1. Singapore (Changi International)
Singapore’s is easily the world’s best airport. It’s impressive because things move promptly, without a fuss. The terminals are visually stunning, with their green themes and entertainment options. I think it is the only airport with a movie theatre and a swimming pool. It also has five gardens. Those with five or more hours to kill can get a pass to take a tour of the city. The duty-free is one of the best in the world. For business travellers, the lounge areas are immense and well serviced, with superb dining and relaxation areas. Showers, spas, hotels, entertainment—they can all be found within the terminal. Changi isn’t just an airport, it’s a full-fledged city!
2. Tokyo (Haneda Airport)
Easily the busiest airport in the Pacific, Haneda gives you the best of Tokyo: Vibrancy, technology, punctuality, warm and friendly staff, and funkiness. The facilities are impressive, the food outstanding, and it is clean enough to have a surgery in. But an airport is defined by the service of its staff, and though it may be a bit difficult to converse with the locals—only a few speak English—they are courteous, understanding and patient, not to mention honest to a fault.
3. London (Heathrow)
This airport was once a disaster: Messy check-in counters, long queues and disgraceful cleanliness. Things, however, took a dramatic turn with the opening of Terminal 5, which is swanky, spacious and cheerful. What especially makes London traveller-friendly—especially for Indians—is the language. Beyond that, the usual British wit and charm is available in plenty. Services are prompt, baggage is handled immediately and the immigration staff are warm and concerned. There aren’t a lot of cafés and dining options, or shopping, but for business travellers, it’s the connectivity between the airport and the city that matters most. In that respect, London has got to be one of the best airports in the world.4. Munich (Flughafen München)
Munich provides a fantastic array of rest and relaxation options for tourists and business travellers: Loads of cafés, restaurants and shopping, and business lounges. The Munich Airport Centre, connecting the domestic and international terminals, has a beer garden, a large supermarket and several specialty markets. A Kempinski near Terminal 2 caters to transit passengers. The terminals are simply laid out and well marked. The staff are some of the most cordial in all of Europe.Image Courtesy: Dubai International5. Dubai International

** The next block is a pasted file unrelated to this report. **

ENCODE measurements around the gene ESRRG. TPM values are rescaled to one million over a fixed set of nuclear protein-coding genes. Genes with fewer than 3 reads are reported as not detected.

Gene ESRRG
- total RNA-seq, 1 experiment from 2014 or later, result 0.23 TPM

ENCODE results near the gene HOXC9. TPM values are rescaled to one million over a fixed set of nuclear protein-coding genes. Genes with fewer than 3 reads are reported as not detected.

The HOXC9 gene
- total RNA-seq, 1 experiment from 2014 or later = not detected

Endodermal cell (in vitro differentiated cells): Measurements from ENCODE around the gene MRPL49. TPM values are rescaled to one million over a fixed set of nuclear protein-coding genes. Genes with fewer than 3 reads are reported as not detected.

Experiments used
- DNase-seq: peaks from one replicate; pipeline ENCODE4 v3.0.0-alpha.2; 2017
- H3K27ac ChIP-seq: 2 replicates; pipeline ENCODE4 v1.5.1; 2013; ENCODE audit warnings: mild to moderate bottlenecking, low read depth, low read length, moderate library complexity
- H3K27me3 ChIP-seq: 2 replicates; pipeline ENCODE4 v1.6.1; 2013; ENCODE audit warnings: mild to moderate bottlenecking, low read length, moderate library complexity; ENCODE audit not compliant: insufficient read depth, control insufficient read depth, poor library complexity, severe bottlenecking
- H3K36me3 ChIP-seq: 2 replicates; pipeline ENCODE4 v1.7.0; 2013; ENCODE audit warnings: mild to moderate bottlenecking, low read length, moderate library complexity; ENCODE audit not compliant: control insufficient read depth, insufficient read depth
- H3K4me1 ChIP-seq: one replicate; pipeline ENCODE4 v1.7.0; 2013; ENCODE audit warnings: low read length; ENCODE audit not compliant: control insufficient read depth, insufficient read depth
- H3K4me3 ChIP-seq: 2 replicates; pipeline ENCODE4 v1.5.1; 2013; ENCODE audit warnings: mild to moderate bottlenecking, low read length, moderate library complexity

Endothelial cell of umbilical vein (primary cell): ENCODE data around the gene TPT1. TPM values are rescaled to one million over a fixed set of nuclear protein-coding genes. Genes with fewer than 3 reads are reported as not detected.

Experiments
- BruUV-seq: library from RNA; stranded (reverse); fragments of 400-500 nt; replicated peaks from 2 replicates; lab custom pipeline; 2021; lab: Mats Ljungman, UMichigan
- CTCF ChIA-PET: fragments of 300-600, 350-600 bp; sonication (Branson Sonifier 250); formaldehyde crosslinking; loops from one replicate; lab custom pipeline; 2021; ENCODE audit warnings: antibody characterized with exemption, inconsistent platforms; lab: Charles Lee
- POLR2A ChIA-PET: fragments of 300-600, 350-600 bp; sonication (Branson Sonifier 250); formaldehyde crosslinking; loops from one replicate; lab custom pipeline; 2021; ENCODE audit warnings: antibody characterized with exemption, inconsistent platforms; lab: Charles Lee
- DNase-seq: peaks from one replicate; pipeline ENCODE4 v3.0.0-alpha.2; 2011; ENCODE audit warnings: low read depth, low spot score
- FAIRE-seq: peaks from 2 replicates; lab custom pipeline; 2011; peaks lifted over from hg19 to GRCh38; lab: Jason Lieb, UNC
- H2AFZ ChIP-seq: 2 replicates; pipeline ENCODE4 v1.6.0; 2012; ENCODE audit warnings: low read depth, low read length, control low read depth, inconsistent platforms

For most, Dubai may be a shoppers’ paradise. That same credo extends to duty-free. And though most transiting travellers would love to have a go at winning a sports car with the duty-free raffle, that is not what brings DXB its fame. Dubai International is now one of the world’s busiest airports and also one of the largest: Terminal 3 is the largest airport building in the world. Services are impressive. Terminal 3 now also has one of the largest business lounge areas, in addition to trendy bars and restaurants serving international cuisine. My highlight is the impressive view of the Burj Khalifa from either the terminal building or while taking off.
1. Paris (Charles De Gaulle)
By far the most chaotic and unruly airport in the world. The staff are impolite and sometimes even refuse to speak to you in English even if they seem to understand what you are saying. And god forbid if you land in T1 and have to connect through T3: The two terminals are a kilometre apart, but the walk between them is around 3 km long.2. Los Angeles (LAX)
For the sixth busiest airport in the world, LAX has a pretty shoddy international terminal and poor services. The incredibly long terminal services mostly domestic passengers, while those travelling overseas have to contend with a relatively small and crowded section. Poor check-in processes and even slower security leaves a rather unpleasant taste behind. Lack of adequate dining facilities and options is a further dampener even for the most enthusiastic international traveller.Image: Paulo Fridman / Corbis3. Mumbai international (Chhatrapati Shivaji International Airport)
Mumbai has one of the quickest immigration turnarounds I have seen anywhere in the world; from the time you leave the flight to passing through immigration is a matter of just a few minutes. It’s after you pass through those channels that the nightmare begins, first with the layers and layers of screening, then the cross-checking and customs, all the way through to the touts soliciting hotel rooms and cabs. Take a page out of Delhi’s playbook, guys, and some of your systems might just seem plain stupid. Here’s hoping things will improve with the new terminal.4. Zurich international (Flughafen Zuerich)
Such a fabulous airline and an incredibly amazing airport is completely let down by the attitude of its staff. I have had several issues with immigration officers and security staff over matters that may seem trivial, but to an overseas traveller who has just spent eight hours or more imprisoned in a flying tube, it can be the most unpleasant first impression.5. Madrid international (Barajas Airport)
This has got to be one of the best looking airport terminals in the world. However, its stunning architecture is let down by a confusing guidance system and immensely long walks through the airport to get to your departure gate unless you get lucky. So if you aren’t the fitness freak travelling in your track suit and sneakers, avoid!
(This story appears in the 07 March, 2014 issue of Forbes India. You can buy our tablet version from Magzter.com. To visit our Archives, click here.)